Feb 1, 2020

The problem is bogus courses, not colleges, says Dept of Education

The Department of Higher Education and Training says the main problem are accredited private colleges offering unaccredited courses.

Thabiso Goba
Berea News
January 30, 2020
The Department of Higher Education and Training set up their tent right on the busy intersection on Joe Slovo and Anton Lembede Street. DHET was warning prospective students to guard against bogus colleges and unaccredited courses.

WITH the academic calendar set to start, there are many private college campuses ramping up their advertising budgets to try and enroll students at their institutions.

The specter of bogus private colleges has long plagued Durban prompting the Department of Higher Education and Training (DHET) to set up an information tent on the busy intersection of Joe Slovo and Anton Lembede Street in Durban last week.

Their mission was to crackdown on bogus institutions in the city and help prospective students not fall prey to them.

Sibusiso Ndebele, 19, visited the DHET tent to find out if the private college he was planning to register for was properly accredited.

Ndebele was one of many students who got “scammed” by Sandton Technical College (Durban branch), when he was studying for a National Diploma in Policing, an unaccredited course.

“Those people played with us but I learned my lesson, so now I want to do things the right way,” he said.

Shaheeda Essack, Director of Registration of Private Higher Education Institute at DHET, said the main problem was that a lot of colleges were accredited but offered unaccredited courses.

“Some colleges (also) have accreditation for some programmes and not others,” she said.

Essack gave an example of Durban City Campus, a legitimately registered private institution that was accredited to offer Human Resources Management but not Home Based Care as it had advertised.

Berea Mail visited the Durban City Campus where the management team indicated they would issue a statement in due time to address the matter.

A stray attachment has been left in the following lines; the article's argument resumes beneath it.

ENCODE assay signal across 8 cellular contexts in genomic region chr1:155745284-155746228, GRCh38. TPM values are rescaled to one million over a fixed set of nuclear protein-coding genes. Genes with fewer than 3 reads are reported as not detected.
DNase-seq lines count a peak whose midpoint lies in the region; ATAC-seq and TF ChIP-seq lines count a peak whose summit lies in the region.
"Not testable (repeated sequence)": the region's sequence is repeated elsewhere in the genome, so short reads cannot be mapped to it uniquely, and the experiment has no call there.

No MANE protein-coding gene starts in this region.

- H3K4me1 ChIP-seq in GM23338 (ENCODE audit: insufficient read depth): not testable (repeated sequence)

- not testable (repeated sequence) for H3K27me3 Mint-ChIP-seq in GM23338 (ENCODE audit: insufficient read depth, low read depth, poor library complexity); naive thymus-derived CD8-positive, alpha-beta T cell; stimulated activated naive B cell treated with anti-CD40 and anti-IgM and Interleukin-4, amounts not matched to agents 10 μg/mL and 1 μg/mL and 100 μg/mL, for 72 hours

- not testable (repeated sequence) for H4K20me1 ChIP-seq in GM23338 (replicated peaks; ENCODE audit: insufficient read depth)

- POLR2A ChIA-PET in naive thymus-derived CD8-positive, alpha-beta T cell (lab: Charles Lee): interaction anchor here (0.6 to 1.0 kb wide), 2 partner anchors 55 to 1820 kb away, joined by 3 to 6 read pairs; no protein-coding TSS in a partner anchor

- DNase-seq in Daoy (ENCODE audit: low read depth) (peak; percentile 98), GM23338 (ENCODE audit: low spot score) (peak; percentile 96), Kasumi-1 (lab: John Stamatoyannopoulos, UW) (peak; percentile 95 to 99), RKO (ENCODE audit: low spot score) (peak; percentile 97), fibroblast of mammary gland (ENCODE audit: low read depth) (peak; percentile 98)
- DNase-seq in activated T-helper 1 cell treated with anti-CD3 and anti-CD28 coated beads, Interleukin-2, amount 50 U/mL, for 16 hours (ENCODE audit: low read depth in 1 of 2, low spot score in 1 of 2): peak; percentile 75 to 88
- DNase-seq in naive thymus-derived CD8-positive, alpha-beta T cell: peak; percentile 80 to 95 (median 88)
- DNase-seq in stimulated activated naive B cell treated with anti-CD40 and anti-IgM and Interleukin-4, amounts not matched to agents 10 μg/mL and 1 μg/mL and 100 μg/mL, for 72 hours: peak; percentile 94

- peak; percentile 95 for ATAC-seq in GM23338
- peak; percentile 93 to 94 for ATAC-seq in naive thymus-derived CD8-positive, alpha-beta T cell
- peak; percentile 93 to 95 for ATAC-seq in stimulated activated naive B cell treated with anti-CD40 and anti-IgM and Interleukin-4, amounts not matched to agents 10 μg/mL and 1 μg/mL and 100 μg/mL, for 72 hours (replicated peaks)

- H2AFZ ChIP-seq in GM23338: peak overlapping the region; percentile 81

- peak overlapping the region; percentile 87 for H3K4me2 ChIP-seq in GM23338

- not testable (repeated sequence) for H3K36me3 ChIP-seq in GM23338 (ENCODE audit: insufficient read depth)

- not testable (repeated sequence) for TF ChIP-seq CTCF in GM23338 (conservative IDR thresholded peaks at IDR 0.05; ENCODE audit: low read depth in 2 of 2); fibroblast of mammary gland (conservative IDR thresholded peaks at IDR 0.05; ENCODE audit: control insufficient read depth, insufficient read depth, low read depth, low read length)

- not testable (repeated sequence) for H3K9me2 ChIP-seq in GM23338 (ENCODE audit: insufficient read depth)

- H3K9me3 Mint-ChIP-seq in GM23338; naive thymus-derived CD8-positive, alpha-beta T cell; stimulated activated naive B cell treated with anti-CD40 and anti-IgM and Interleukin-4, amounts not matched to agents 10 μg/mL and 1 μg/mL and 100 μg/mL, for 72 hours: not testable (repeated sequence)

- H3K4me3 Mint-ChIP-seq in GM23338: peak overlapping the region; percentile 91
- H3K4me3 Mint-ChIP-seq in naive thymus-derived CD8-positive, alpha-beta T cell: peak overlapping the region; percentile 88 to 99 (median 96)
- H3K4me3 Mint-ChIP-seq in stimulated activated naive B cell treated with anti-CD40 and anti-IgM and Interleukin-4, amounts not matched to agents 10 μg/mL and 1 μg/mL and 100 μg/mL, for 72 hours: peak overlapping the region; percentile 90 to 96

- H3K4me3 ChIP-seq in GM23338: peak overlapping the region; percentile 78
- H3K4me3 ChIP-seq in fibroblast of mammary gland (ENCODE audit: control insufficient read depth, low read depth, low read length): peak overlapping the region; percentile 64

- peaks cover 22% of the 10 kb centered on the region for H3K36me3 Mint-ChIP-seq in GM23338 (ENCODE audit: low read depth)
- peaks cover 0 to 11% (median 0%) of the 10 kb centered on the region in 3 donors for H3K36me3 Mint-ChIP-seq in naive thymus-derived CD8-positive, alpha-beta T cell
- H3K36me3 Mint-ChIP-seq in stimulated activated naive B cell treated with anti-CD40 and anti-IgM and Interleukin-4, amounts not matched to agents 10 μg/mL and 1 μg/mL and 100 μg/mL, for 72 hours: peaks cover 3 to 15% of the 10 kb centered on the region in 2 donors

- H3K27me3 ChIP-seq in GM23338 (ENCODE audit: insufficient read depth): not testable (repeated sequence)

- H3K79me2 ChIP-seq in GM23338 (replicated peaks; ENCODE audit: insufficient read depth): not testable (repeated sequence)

In total, DHET visited 15 private institutions in Durban, and only three were found to be problematic; Durban City Campus, Maharishi Invincibility Institute and Crane International Academy FET College.

Maharishi Institute is an American based private university that was founded in 1973 by Indian guru, Maharishi Mahesh Yogi.

It has two campuses in SA, in Johannesburg and Durban and its flagship programme is a Bachelor of Business Administration Degree which is not accredited by DHET.

Nkosinathi Nkosi, Marketing manager at Maharishi Institute, confirmed their course is not accredited in SA but it is in the USA.

“The course is not offered by us (here in SA), we are basically a study centre. Our students are registered in the USA institution. We are always clear about this fact and our students are well aware of it,” he said.

However, Essack said this was illegal and that the department had warned Maharishi several times about this practice.

Crane International offers an unaccredited National Diploma in Policing which Essack said is very popular among private colleges.

“Some colleges they enter into MOU’s (memorandum of understanding) with each other to offer each other’s programmes and that’s not allowed,” she said.

Crane was approached for comment but no response was received.

Both the South African Police Service and Metro Police say this course is not a gateway to entering the police force.
Requirements to join the SAPS or Metro are a matric certificate and passing a physical and psychological evaluation test.

To check if a course or private institution is registered visit www.dhet.gov.za/resources/Registers or alternatively call DHET’s toll-free number: 080087 2222.

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